I enjoy your blog. I have two related questions. I was playing a knockout and on the green. My opponent was over the green on a steep rise. I went to mark my ball and when I turned round, his ball was six feet from the hole. I questioned him and he said as it was winter rules he could lift and clean the ball and when he replaced it, it ran down onto the green. When we got back I checked with the pro and he confirmed that what happened was within the rules. The second part happened yesterday when one of my playing partners was on the top level of a two-tiered green. He marked the ball and when he replaced it, it ran down the rise to close to the hole. Can he leave where it stopped and if not how does it vary from the previous incident?
Thank you,
Lou from Christchurch, UK

Dear Lou,

The answer is the same for both questions, and depends on when the ball moved. When a player places a ball, and it fails to come to rest (meaning the ball starts rolling as soon as the player removes his hand), he must try to place it a second time. If the ball does not stay put after that second attempt, he must place it at the nearest spot that is no closer to the hole and not in a hazard. If the ball originally lay in a hazard, it must be placed in the hazard [Rule 20-3d].

If the ball comes to rest after it is placed (meaning the player removes his hand and the ball is absolutely still), and it subsequently moves, the player must play the ball from its new position [Rule 20-3d].

Considering that in the one case the player’s ball lay on a steep rise, and in the other it lay on a two-tiered green, it seems likely that the ball, when placed, began to roll immediately. If this assumption were correct, the player in each situation you describe would be governed by the ruling in my first paragraph.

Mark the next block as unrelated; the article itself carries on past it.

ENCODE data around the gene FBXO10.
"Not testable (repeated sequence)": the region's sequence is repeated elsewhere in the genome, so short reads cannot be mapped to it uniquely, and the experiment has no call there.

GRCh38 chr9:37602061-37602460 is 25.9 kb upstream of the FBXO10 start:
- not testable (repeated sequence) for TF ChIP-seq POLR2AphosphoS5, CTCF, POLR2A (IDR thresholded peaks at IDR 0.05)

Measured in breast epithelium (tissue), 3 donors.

Copyright © 2017 Linda Miller. All rights reserved.

Thursday, June 15, 2017

Ask Linda #1553-Complete relief requirement

Hopefully you can find the rule for me about taking complete relief from GUR or cart path. A player at our course was on the cart path and dropped her ball on the dirt area near her ball, but her feet were still partially on the cart path. We told her she needed to take complete relief, but couldn’t find the rule. Please help.
Lulu from Sequim, Washington

Dear Lulu,

Rule 24-2b tells you to drop the ball within one club-length of the nearest point of relief (NPR). The Definition of NPR tells you that the NPR is the point where there is no interference by the condition from which relief is sought. (The Definitions are in the front of the rulebook.) “No interference” includes lie, stance, and swing. Rule 20-2c (v) tells you that you must re-drop if the ball rolls to a spot where you still have interference from the condition from which you were seeking relief. If you take relief from a cart path, and you subsequently hit the ball with your feet touching the cart path, the penalty is two strokes (loss of hole in match play) for a breach of Rule 20-2.

Copyright © 2017 Linda Miller. All rights reserved.